Q.1 What is peritoneum?
Peritoneum is a large serous membrane (sac) lining the abdominal cavity.
Q.2 What are the different parts of peritoneum?
The peritoneum is divided into:
- Outer layer, the parietal peritoneum.
- Inner layer, the visceral peritoneum.
- Folds of peritoneum, which suspend the viscera.
- Peritoneal cavity
Q.2.1 What are the differences between parietal and visceral peritoneum?
||Lines the inner surface of abdominal pelvic walls (parieties) and the lower surface of the diaphragm.
||Lines the outer and surface of viscera.
||Loosely attached by extraperitoneal connective tissue.
|Blood and nerve supply
||Same as overlying parieties
||Same as underlying viscera.
||Sensitive because of somatic innervation.
||Insensitive because of autonomic innervation.
||Derived from somato-pleural layer of lateral plate mesoderm
||Derived from splanchno-pleural plate mesoderm layer of lateral plate mesoderm
Q.3 What are the functions of folds of peritoneum?
- These suspend the organs in the abdominal cavity.
- Provide a degree of mobility to the organs.
- Provide media for the passage of vessels, nerves and lymphatics of the suspended organs
Q.4 What are the different types of peritoneal folds?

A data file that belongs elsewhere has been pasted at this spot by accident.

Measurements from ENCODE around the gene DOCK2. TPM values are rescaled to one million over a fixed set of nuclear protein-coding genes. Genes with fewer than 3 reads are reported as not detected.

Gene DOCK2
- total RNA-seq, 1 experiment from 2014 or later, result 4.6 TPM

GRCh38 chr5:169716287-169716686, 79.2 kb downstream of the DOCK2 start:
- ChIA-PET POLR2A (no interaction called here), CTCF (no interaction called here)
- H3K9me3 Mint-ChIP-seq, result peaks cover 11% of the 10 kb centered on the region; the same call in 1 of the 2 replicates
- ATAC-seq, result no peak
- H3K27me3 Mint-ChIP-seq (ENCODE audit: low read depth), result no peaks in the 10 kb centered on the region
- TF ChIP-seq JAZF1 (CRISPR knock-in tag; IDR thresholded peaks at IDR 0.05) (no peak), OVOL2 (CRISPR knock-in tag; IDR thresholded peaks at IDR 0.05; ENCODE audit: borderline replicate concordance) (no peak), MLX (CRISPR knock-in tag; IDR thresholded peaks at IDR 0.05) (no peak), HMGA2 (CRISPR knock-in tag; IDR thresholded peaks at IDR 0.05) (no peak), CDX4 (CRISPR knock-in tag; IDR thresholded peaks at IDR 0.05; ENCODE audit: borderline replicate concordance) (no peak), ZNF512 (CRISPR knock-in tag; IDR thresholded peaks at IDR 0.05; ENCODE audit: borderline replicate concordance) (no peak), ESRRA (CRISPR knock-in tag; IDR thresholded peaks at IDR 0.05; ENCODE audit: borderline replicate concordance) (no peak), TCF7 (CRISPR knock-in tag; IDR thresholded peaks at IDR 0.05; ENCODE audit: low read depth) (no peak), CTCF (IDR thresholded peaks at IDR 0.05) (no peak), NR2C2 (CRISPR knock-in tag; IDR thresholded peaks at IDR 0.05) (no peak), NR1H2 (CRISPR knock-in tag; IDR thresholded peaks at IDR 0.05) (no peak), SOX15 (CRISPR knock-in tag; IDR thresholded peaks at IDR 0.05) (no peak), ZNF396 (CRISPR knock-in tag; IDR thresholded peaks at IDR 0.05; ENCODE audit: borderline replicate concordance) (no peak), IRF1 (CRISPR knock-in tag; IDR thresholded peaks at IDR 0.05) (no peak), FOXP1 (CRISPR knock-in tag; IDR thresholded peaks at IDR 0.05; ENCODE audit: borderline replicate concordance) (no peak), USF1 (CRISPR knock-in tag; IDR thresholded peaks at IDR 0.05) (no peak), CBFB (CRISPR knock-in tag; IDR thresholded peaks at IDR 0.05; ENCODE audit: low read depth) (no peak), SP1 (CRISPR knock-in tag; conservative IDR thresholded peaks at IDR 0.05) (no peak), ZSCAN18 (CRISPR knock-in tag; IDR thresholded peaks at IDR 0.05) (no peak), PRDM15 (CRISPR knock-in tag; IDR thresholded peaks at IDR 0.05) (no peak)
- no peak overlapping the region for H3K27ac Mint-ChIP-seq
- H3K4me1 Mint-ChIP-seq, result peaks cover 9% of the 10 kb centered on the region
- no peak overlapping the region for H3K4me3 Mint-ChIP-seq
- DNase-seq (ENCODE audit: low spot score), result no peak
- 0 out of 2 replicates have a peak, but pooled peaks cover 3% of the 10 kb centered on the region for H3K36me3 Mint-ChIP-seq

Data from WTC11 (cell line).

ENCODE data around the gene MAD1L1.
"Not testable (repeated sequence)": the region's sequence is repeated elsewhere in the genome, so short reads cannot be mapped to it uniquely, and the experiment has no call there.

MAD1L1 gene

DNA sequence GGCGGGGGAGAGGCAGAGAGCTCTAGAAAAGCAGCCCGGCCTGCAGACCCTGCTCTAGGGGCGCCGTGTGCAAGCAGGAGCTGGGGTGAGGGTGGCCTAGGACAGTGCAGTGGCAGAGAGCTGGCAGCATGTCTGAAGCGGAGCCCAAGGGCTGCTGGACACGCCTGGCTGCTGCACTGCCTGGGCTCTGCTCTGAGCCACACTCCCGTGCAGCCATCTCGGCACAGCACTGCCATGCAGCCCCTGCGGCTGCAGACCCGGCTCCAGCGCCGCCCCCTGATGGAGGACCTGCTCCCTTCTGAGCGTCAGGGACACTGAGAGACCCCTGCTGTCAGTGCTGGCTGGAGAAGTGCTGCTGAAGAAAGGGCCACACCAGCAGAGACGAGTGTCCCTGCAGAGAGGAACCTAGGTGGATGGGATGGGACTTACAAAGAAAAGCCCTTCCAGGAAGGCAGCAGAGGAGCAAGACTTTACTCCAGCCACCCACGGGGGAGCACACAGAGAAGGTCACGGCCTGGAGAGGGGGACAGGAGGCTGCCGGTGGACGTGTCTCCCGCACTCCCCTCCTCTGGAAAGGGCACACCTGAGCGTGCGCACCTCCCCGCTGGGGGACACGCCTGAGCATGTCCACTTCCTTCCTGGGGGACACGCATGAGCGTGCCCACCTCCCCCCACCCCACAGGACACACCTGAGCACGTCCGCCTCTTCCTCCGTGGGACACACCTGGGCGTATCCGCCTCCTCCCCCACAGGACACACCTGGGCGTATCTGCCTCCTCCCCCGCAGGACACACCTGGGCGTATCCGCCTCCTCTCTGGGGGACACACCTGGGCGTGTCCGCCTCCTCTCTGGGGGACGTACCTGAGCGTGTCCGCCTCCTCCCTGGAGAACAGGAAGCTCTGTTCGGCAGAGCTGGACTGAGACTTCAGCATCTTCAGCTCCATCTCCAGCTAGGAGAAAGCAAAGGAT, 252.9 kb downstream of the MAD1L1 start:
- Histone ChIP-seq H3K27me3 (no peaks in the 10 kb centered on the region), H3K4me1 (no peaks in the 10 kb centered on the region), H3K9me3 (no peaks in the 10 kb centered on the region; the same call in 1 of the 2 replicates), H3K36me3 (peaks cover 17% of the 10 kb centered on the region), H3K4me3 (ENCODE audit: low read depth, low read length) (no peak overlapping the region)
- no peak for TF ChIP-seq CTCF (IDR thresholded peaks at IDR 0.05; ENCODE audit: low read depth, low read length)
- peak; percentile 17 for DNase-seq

The peritoneal folds are divided into 3 types:
- Omenta: Folds suspending the stomach.
- Mesentery: Folds suspending parts of the small and large intestine.
- Ligaments (False Ligament)
Q.5 What is the peritoneal cavity?
It is a potential space lying between the parietal and visceral peritoneum.
Q.6 What are the different parts of the peritoneal cavity?
The peritoneal cavity is divided into two parts:
- Greater sac: Larger
- Lesser sac:
Smaller, situated behind lesser omentum, stomach, and liver.
It also extends into an interval between anterior and posterior parts of the greater omentum.
The two sacs communicate with each other through the epiploic foramen (Foramen of Winslow).
Q.7 What are the retroperitoneal structures related to the lesser sac.
- Anterior surface of head, neck and body of pancreas (Not a Tail)
- Left kidney
- Left suprarenal gland
- Abdominal aorta, upper part
- Coeliac trunk and its branches
Q.8 What are peritoneal fossae (Recesses)?
These are small pockets of peritoneal cavity enclosed by small, inconstant of folds of peritoneum. More frequent in newborn babies and most of them become obliterated after birth. The largest of these is a lesser sac. Smaller recesses are found in relation to the duodenum, ileocecal region, and sigmoid mesocolon.
Q.9 What is the ‘Policeman of Abdomen’?
It is greater omentum hanging down from the greater curvature of stomach and covering the loops of intestine. It is called a policeman of abdomen because it limits the spread of infection by moving to the site of infection and sealing it off from the surrounding areas.
Q.10 What are the contents of lesser omentum?
The right free margin of lesser omentum contains:
- Hepatic artery
- Portal vein
- Bile duct
- Hepatic plexus of nerves
- Lymph nodes and lymphatics.
Along the lesser curvature of the stomach and upper border of duodenum, it contains:
- Right and left gastric vessels
- Gastric lymph nodes and lymphatics
- Branches of gastric nerves.
Q.11 What are peritoneal ligaments?